Under the European Community (EC) Directive on Liability for Defective Products, considered to be the basic level that provides protection to consumers in member states, a producer shall be liable for damage caused by a defect in his product (Narita, 1996, p. 6). A producer…
The importer of a product into any member state of the European Union may also be considered as a producer under the said directive.2 However, where the producer cannot be known or identified, the supplier of such a product is treated under the directive as the producer unless the identity of the producer or the one supplying the product can be identified by him.3
In the case at bar, if the buyer would identify specifically the manufacturer of Aquawash-09 in Korea, such manufacturer may be made liable under the directive. If not, the importer of such washing machine, specifically, Heinz which is a German Company, can be made liable under the EC directive. The buyer can therefore claim against the manufacturer, the supplier or both under the EC directive.
Furthermore, under the EC directive, a defect in a product exists if the so-called objective test is established which includes “either or both the cost-risk analysis and the consumer’s expectation of safety.”4 A product is considered as defective under the EC directive if such product does not make available the safety which any person could “reasonably entitled to expect,” taking into account the following: “the presentation of the product, the use to which the product could reasonably be expected to be put, and the time when the product was put into circulation.”5 Defect may also be present in the design or the manufacturing of the product, in the failure to warn, in the instructions, and in the “developmental defects.”6 If then the product does not provide the level of safety which is expected by the consumer, it would then be considered as defective under the directive even though it functions under the designed specification.7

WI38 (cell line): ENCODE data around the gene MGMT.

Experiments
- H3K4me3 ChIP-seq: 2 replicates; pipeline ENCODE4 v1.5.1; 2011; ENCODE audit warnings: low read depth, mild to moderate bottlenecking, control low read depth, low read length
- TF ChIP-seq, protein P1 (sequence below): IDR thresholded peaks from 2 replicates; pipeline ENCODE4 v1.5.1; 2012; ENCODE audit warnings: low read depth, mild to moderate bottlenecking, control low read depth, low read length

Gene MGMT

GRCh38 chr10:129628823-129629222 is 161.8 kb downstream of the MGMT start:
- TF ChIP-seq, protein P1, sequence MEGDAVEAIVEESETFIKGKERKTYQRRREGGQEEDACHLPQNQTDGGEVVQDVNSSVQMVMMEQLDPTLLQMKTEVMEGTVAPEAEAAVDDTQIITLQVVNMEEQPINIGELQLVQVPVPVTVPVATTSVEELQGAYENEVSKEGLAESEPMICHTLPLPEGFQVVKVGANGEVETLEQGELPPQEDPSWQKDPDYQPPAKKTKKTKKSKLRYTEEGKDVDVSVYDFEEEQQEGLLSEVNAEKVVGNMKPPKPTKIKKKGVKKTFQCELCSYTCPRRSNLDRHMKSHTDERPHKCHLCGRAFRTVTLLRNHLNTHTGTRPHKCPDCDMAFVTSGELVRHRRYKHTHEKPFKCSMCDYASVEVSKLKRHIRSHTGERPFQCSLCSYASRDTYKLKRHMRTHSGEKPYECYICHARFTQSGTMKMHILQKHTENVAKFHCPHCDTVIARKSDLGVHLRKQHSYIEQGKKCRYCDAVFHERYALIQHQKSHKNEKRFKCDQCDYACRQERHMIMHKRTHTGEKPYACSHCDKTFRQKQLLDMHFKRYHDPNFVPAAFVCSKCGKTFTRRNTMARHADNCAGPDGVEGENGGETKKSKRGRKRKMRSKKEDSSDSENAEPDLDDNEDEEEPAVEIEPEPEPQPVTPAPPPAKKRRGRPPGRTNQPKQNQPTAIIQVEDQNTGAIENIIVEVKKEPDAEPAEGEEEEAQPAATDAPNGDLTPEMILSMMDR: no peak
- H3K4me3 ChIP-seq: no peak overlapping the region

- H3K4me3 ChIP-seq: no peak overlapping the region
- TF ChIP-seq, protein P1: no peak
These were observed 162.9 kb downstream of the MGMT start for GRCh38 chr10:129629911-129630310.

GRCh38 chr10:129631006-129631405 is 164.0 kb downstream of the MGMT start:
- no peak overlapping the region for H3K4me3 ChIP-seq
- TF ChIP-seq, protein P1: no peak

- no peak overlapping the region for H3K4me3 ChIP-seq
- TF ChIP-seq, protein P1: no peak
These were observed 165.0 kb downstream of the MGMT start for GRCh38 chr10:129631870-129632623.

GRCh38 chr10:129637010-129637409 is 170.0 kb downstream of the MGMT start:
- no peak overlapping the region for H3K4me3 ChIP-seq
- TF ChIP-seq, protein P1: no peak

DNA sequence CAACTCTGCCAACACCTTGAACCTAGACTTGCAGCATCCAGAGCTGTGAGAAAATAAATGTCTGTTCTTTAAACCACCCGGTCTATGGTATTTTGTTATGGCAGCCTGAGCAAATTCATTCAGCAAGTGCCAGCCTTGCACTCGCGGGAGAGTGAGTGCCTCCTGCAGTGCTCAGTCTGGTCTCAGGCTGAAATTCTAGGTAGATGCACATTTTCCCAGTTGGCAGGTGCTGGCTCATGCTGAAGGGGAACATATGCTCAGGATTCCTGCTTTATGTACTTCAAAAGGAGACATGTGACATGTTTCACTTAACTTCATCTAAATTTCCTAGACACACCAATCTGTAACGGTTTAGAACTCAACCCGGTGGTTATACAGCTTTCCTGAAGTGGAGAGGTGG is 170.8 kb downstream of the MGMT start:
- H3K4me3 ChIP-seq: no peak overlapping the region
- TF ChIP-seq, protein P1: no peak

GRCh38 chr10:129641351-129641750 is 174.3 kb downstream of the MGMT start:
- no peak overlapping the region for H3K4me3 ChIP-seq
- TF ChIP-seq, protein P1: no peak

In the case at bar, the washing machine then may certainly be considered as defective not only because it did not function properly but because it does not provide for the level of safety reasonably expected from the product, as ...
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(“Consumer law Essay Example | Topics and Well Written Essays - 2500 words - 2”, n.d.)
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(Consumer Law Essay Example | Topics and Well Written Essays - 2500 Words - 2)
“Consumer Law Essay Example | Topics and Well Written Essays - 2500 Words - 2”, n.d. https://studentshare.net/miscellaneous/386728-consumer-law.
This right encompasses fitness for purpose for which the item was specified, the appearance and finish of the good, should be free from minor blemishes, should be safe to use and of durable quality. Failure of the goods to measure up to these criteria amounts to a breach of consumer’s statutory rights entitling the consumer to various remedies against the retailer.
In this paper, there are three scenarios with consumer law context that will be analyzed using the three afore mentioned legislations and laws. In all cases of the analysis, breaches shall be identified as well as any strict liabilities that come with them so that remedies shall be suggested in the long run.
Ideally, consumer law covers an array of topics that include fraud, unfair business practices, product liability, misrepresentation, and rights to privacy among a list of other consumer/business enterprise interactions. The core principles embedded in consumer law safeguard against frauds that may arise from pricing, personal loans, consolidation, utility turn offs, and bill collection regulations that may influence bankruptcy.
It was presumed by Andy that a repair of the brakes would render the vehicle totally road worthy, thus of satisfactory quality.In the Product Warranty Liability Act a description of Implied warranty is provided to describe the suppliers contractual responsibilities (or guarantees) regarding the quality or fitness of the goods.
In the test drive he observed a fault with the breaks. Thereafter pursuant to his rights under section 48C of the 1979 Act he obtained a price reduction of 400 pounds. Thereafter, allowing the reduction the dealer said. This is a quantity car, l dont want any
ontract for the sale of goods.1 Courts have taken the position that the Sale of Goods Act 1979 imposes upon the vendor of goods and products a duty to ensure that the goods and products sold under a contract for the sale of goods correspond with its sale’s description.2 Even